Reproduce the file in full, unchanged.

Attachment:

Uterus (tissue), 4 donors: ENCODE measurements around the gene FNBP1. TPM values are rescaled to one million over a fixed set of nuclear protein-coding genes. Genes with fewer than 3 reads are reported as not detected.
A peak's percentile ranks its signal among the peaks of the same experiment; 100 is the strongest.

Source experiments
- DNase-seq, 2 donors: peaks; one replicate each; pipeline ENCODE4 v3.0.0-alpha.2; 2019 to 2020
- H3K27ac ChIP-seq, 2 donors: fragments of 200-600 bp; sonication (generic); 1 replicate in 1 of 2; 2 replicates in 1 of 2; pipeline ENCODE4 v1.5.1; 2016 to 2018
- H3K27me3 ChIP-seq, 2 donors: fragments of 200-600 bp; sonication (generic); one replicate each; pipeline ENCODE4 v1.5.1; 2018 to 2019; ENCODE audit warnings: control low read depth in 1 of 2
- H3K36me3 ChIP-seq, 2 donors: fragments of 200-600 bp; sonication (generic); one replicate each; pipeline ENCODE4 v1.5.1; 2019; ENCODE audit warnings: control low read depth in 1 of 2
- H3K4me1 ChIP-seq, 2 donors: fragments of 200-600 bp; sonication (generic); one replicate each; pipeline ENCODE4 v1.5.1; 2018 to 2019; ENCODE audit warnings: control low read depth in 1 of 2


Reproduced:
Uterus (tissue), 4 donors: ENCODE measurements around the gene FNBP1. TPM values are rescaled to one million over a fixed set of nuclear protein-coding genes. Genes with fewer than 3 reads are reported as not detected.
A peak's percentile ranks its signal among the peaks of the same experiment; 100 is the strongest.

Source experiments
- DNase-seq, 2 donors: peaks; one replicate each; pipeline ENCODE4 v3.0.0-alpha.2; 2019 to 2020
- H3K27ac ChIP-seq, 2 donors: fragments of 200-600 bp; sonication (generic); 1 replicate in 1 of 2; 2 replicates in 1 of 2; pipeline ENCODE4 v1.5.1; 2016 to 2018
- H3K27me3 ChIP-seq, 2 donors: fragments of 200-600 bp; sonication (generic); one replicate each; pipeline ENCODE4 v1.5.1; 2018 to 2019; ENCODE audit warnings: control low read depth in 1 of 2
- H3K36me3 ChIP-seq, 2 donors: fragments of 200-600 bp; sonication (generic); one replicate each; pipeline ENCODE4 v1.5.1; 2019; ENCODE audit warnings: control low read depth in 1 of 2
- H3K4me1 ChIP-seq, 2 donors: fragments of 200-600 bp; sonication (generic); one replicate each; pipeline ENCODE4 v1.5.1; 2018 to 2019; ENCODE audit warnings: control low read depth in 1 of 2